The call had gone out across the U.S. to breastfeeding moms: Power up your pumps, ladies. Haitian babies need your milk.
And on Jan. 28, those babies got it.
Through a complicated chain of communication involving various members of Congress, the U.S. Department of Health and Human Services and breastfeeding organizations galore, the Human Milk Banking Association of North America (HMBANA) dispatched two coolers' worth of donated breast milk to Haitian preemies being cared for on the U.S.S. Comfort, the floating hospital anchored near Port-au-Prince. "The fact that there is a doctor on board this ship who understands the importance of breast milk is just amazing," says Amanda Nickerson, executive director of the International Breast Milk Project, which arranged for 140 3-oz. bottles of milk for shipment. Quick International Courier, a New York-based firm that specializes in out-of-the-ordinary cargo, handled the delivery pro bono, which involved dry ice and rapid-fire transfers between Southwest Airlines, a charter flight and, finally, a military helicopter.
The HMBANA cargo is supplementing what is likely the world's only nautical milk bank. When one of the pediatricians on board the Comfort, Dr. Erika Beard Irvine, realized that she had only three cases of formula upon arrival, she connected with breastfeeding Navy moms who had deployed and didn't know what to do with their breast milk. Beard Irvine is storing their pumped milk in the ship's freezers and feeding it to the babies under her care, including one preemie born onboard.
Since so-called booby bloggers first posted word earlier this week of the need for milk, thousands of women have been clamoring to donate milk to babies on the Haitian mainland. But the truth - for now, at least - is that they can't. "You want to feed those babies when you see those pictures out there," says Pauline Sakamoto, president of HMBANA, "but there is no freezer space and no electricity."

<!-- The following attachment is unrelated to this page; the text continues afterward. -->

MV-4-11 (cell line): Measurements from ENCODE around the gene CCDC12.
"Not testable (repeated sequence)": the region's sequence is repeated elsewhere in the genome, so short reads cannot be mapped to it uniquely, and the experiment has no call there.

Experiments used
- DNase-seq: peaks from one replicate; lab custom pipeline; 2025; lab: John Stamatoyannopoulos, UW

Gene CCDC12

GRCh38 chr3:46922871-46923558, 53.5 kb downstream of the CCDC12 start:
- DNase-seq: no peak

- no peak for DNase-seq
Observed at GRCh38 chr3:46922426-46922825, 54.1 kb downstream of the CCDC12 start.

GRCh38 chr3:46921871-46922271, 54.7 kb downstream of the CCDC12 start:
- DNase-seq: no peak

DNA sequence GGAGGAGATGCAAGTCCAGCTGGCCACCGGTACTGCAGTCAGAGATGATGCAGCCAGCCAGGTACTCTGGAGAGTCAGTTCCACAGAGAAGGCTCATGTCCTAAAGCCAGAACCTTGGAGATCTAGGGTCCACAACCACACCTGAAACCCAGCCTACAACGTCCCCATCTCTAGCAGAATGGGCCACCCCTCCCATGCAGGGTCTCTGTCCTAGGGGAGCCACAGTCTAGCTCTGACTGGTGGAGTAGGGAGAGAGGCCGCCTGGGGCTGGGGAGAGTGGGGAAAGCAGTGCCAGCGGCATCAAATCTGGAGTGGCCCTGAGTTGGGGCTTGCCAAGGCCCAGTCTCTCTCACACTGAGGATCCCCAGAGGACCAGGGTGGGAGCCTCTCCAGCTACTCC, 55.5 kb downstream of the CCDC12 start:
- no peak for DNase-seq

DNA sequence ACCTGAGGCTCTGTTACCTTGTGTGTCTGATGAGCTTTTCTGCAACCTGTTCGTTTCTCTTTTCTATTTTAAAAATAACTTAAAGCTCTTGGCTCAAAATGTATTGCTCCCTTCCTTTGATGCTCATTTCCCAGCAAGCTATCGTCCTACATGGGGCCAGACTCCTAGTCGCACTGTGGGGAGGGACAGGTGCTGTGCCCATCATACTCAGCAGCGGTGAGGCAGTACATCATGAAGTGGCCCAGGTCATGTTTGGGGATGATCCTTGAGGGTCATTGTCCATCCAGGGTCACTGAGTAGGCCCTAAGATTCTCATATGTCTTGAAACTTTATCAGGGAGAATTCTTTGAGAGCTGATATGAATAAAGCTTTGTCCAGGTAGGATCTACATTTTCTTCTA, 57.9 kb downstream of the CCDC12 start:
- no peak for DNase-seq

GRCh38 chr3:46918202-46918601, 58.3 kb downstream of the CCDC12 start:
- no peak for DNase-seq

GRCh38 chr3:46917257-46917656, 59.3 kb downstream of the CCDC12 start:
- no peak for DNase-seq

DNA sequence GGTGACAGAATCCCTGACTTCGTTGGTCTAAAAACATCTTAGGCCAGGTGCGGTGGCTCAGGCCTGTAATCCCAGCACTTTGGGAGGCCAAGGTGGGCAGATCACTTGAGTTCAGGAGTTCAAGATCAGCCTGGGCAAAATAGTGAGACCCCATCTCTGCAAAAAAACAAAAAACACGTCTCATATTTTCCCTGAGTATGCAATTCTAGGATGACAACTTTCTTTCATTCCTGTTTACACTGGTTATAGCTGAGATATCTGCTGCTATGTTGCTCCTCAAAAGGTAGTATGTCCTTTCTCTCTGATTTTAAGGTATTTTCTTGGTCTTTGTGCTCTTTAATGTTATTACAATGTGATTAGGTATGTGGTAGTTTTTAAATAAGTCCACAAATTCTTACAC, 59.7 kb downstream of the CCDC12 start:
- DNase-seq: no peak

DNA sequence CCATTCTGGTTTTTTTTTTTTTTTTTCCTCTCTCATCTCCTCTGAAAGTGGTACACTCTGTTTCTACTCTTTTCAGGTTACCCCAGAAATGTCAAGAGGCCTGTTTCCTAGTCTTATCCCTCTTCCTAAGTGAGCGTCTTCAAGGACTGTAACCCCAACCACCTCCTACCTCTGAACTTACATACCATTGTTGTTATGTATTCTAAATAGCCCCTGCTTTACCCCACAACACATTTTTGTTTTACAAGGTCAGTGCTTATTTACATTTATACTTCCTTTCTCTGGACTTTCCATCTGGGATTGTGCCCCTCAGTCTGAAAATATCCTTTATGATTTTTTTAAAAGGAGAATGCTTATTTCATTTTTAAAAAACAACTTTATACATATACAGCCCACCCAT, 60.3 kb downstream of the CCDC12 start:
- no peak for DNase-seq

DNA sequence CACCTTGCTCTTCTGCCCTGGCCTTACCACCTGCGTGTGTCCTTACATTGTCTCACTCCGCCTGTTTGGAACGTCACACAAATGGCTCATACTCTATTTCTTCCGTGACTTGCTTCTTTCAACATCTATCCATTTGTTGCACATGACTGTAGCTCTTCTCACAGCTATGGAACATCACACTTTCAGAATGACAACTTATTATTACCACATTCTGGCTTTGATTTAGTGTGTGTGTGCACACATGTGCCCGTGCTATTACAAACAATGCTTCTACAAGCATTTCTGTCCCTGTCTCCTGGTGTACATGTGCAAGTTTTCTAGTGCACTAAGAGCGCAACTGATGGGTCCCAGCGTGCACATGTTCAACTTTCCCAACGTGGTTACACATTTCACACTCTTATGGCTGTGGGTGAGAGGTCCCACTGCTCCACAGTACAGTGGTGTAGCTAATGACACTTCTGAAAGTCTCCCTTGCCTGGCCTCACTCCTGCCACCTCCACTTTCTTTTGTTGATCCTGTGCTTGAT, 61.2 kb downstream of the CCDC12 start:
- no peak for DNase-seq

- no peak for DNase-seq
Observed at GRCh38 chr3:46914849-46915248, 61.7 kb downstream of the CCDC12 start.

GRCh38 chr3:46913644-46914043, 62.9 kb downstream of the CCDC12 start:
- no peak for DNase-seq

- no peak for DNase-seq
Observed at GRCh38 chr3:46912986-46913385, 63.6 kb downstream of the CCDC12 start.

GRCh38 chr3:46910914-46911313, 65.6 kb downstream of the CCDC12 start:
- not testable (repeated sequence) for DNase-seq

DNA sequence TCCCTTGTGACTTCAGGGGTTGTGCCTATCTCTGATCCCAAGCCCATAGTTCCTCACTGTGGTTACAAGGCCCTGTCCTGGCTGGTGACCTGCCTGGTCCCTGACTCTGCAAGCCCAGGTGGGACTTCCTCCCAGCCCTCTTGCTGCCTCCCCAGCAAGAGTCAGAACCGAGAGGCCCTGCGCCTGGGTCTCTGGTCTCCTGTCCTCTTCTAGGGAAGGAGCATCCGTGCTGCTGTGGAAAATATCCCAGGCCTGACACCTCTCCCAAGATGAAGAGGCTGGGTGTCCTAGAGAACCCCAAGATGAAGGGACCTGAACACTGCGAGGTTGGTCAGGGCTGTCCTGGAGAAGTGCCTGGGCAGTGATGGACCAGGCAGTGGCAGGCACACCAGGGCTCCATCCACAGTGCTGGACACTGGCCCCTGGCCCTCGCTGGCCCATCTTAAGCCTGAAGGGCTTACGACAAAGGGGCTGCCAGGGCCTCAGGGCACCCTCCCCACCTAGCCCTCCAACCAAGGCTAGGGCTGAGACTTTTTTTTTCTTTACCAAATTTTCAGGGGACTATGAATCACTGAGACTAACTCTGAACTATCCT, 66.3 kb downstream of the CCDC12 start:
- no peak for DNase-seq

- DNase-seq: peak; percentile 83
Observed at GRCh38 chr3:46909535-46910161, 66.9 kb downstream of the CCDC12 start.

In the U.S., milk banks rigorously screen donors, then pasteurize, process and freeze their milk before distribution. When it's shipped to sick babies across the country, it's nestled in dry ice. Unrefrigerated, breast milk - like cow's milk - turns rancid.
That's why the World Health Organization, UNICEF and the United Nations World Food Programme issued a joint statement Jan. 21 that the necessary infrastructure isn't in place yet to utilize donated breast milk on the Haitian mainland.
Public health officials still maintain that breast is best in emergency situations, but only when Mom is right there to feed baby - no need for temperature control or bottle parts to wash. Breastfeeding is self-contained, readily available and chock full of antibodies that protect infants from infection and disease. After previous disasters, such as the Indian Ocean tsunami in 2004, donations of formula flooded the affected areas from well-intentioned organizations worried that stress and poor nutrition would curtail a mothers' ability to produce milk. In Indian villages where free powdered formula was distributed, formula-fed infants suffered diarrhea at a rate three times higher than breast-fed babies after the tsunami, according to a study conducted by Dr. B. Adhisivam and published in 2006 in Indian Pediatrics.
In Haiti, where most mothers breastfeed, an influx of formula - even ready-to-feed liquid formula, which still requires sterilized bottles and nipples - could be particularly devastating. Both the World Health Organization and UNICEF discourage unsolicited donations of formula in disaster areas. Save the Children has been broadcasting messages in Creole on Haitian radio stations urging new mothers to breastfeed and warning against baby formula made with dirty water.
"Formula is a recipe for disaster in emergency situations," says Cathy Carothers, who serves as a spokeswoman for the U.S. Breastfeeding Committee, a coalition of more than 40 organizations, including the American Academy of Pediatrics, that promotes breastfeeding. "In emergencies, babies who are not breastfed are more likely to die because of issues of lack of water or contaminated water and inability to sterilize feeding tools.
Anxious to do something to alleviate the suffering of the smallest, many lactating women are wishing the Comfort had more storage space to handle donated milk. At least one Navy staffer who had to leave her 10-week-old baby behind when she deployed was "pumping and dumping" - nursing slang for pumping, then discarding the milk. Now that there's a use for her milk, she's ferrying it to the ship daily from the mainland, where she is currently working. Beard Irvine has a name for that milk. She calls it "Comfort food."